January was a month of contradictory results for single-family home sales, as the U.S. Census Bureau reports that though sales of the properties decreased by 0.9 percent from December, they increased by 3.5 percent from January 2011.
Released in conjunction with the Department of Housing and Urban Development, the report also stated that of the 321,000 new homes that were sold, the median sales price was $217,100, while 151,000 new single-family homes were still for sale at the end of January, representing a supply of 5.6 months.
Patrick Newport, an economist at IHS Global Insight in Lexington, Massachusetts, said in a Bloomberg report on new home sales that though sales seem low, there is optimism tucked away in the data.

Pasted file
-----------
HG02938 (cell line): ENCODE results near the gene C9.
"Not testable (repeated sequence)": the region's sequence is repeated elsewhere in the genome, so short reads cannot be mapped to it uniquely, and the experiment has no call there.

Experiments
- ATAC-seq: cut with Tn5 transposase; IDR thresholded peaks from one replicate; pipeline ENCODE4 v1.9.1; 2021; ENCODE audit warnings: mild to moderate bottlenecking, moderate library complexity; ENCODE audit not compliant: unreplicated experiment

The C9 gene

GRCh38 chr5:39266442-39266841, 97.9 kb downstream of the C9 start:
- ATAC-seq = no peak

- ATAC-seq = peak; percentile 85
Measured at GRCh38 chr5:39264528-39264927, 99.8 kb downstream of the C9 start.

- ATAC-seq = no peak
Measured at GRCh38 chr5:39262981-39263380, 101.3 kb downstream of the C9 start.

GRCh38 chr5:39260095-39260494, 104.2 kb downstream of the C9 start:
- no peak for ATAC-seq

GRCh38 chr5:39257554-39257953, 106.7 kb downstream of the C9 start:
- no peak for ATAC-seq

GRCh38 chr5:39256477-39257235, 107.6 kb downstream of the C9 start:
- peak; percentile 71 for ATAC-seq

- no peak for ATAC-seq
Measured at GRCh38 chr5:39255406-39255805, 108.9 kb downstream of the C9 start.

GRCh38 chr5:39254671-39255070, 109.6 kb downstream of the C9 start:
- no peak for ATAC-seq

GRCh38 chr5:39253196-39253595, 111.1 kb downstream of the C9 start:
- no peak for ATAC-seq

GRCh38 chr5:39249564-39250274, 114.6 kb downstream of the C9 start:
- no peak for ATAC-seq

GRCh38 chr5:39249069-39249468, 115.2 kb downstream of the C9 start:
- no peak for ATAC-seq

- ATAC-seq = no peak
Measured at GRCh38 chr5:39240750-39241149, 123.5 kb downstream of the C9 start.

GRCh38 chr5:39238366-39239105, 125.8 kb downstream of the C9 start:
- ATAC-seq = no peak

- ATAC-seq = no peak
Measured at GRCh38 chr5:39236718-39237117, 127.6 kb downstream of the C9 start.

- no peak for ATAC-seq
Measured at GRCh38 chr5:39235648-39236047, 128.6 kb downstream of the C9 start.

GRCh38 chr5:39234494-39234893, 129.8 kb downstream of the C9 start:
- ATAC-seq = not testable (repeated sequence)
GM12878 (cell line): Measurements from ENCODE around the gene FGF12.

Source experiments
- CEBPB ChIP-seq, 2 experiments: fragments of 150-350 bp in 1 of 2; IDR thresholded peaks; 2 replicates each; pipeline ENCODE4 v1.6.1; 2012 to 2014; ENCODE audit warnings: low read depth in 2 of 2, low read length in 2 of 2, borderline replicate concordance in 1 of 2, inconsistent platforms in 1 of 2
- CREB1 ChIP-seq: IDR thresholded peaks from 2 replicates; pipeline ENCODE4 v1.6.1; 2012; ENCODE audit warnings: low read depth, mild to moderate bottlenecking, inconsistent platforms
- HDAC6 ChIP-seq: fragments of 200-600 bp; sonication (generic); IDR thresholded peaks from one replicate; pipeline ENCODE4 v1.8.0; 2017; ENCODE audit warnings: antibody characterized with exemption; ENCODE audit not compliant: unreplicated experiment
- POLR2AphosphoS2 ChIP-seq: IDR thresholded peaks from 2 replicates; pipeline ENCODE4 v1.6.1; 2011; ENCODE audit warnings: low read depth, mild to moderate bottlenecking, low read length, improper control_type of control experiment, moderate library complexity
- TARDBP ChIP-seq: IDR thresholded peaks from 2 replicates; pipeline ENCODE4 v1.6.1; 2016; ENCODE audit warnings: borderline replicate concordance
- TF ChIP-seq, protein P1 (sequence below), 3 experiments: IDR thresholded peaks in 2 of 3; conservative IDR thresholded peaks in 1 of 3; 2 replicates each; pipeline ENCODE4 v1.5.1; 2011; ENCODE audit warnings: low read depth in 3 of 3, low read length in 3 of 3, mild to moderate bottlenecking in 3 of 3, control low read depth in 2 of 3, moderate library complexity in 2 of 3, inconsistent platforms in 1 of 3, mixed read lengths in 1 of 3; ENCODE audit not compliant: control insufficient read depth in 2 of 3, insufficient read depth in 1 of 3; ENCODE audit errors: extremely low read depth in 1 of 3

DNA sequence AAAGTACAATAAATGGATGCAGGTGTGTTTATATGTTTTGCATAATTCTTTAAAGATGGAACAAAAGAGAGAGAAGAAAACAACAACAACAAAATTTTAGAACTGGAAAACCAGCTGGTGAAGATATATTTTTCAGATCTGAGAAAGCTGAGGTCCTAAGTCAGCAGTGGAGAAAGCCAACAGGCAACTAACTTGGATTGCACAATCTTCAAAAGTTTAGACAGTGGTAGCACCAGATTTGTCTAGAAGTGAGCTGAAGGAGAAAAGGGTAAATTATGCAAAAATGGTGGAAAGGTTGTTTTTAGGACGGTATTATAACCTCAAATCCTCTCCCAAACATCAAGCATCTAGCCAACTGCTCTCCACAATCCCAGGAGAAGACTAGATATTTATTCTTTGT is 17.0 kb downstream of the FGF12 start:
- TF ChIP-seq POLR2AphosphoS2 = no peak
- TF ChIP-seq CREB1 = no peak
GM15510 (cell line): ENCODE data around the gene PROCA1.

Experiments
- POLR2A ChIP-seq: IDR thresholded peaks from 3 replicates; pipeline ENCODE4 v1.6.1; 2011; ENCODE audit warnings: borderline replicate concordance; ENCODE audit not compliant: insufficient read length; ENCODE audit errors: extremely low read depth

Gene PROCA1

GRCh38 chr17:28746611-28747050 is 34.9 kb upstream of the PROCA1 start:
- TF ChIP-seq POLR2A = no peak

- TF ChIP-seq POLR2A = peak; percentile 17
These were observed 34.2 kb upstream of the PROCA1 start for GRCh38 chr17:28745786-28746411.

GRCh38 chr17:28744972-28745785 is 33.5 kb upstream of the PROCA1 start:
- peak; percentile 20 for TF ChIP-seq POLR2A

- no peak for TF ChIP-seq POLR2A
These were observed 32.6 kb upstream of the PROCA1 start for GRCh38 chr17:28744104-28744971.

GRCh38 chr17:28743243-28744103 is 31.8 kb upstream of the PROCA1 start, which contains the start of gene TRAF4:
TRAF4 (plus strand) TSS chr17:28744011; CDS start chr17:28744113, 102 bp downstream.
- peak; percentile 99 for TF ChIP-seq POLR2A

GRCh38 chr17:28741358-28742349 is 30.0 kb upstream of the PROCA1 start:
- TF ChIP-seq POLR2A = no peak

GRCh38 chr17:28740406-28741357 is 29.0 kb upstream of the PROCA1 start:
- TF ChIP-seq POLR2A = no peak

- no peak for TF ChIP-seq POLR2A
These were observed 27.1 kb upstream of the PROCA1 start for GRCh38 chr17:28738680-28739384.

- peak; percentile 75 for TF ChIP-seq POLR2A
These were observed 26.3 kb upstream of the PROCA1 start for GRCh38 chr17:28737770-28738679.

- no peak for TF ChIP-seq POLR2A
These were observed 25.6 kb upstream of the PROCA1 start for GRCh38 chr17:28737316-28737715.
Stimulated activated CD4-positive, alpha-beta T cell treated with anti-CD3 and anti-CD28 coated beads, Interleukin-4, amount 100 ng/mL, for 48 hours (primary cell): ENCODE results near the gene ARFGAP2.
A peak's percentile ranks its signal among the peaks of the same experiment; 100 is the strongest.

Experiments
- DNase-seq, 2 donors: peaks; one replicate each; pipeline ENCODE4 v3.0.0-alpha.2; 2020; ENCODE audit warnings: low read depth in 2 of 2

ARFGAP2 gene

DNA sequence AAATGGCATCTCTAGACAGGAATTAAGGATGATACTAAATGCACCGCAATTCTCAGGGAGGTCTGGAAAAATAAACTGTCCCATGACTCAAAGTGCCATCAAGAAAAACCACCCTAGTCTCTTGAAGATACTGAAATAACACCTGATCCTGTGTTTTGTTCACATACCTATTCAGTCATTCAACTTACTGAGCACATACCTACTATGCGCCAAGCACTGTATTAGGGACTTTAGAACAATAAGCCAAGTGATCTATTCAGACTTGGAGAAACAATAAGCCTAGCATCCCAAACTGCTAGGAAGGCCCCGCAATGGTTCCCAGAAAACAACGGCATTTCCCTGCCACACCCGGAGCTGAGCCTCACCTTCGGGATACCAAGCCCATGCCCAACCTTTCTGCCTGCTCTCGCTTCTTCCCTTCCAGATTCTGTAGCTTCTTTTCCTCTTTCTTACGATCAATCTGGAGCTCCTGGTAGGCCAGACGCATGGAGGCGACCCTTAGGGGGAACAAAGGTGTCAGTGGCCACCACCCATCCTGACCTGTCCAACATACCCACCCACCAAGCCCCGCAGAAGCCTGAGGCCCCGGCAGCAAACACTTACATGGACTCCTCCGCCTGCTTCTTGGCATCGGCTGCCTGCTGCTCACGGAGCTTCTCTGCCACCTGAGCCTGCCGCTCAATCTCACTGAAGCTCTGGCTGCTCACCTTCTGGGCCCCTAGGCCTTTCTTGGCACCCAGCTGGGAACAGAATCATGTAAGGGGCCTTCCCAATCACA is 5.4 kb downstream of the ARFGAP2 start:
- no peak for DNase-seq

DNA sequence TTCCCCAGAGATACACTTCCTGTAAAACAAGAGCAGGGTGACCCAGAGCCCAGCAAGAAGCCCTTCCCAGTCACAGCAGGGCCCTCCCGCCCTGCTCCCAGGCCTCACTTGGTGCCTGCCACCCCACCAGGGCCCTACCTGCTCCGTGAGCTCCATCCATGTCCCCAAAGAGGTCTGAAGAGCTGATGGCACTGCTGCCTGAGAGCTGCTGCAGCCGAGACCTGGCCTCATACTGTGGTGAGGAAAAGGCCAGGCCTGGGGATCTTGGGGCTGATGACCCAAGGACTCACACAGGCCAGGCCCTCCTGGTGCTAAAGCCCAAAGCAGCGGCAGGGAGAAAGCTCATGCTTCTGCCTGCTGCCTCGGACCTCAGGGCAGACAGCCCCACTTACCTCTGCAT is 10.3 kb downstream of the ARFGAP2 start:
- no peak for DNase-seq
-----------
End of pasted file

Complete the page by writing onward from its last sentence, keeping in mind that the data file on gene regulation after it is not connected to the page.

“Sales are very low but are getting better,” Newport said. “It’s a combination of an improving economy and labor market.”
A Wall Street Journal report on the data, though, was a bit more sobering in its approach, stating that without certain increases in relevant economic fields, home sales would not show reasonable improvements.
“For the housing sector to recover, the economy needs to create more jobs and housing prices must stabilize,” wrote Jeff Bater and Eric Morath for the paper.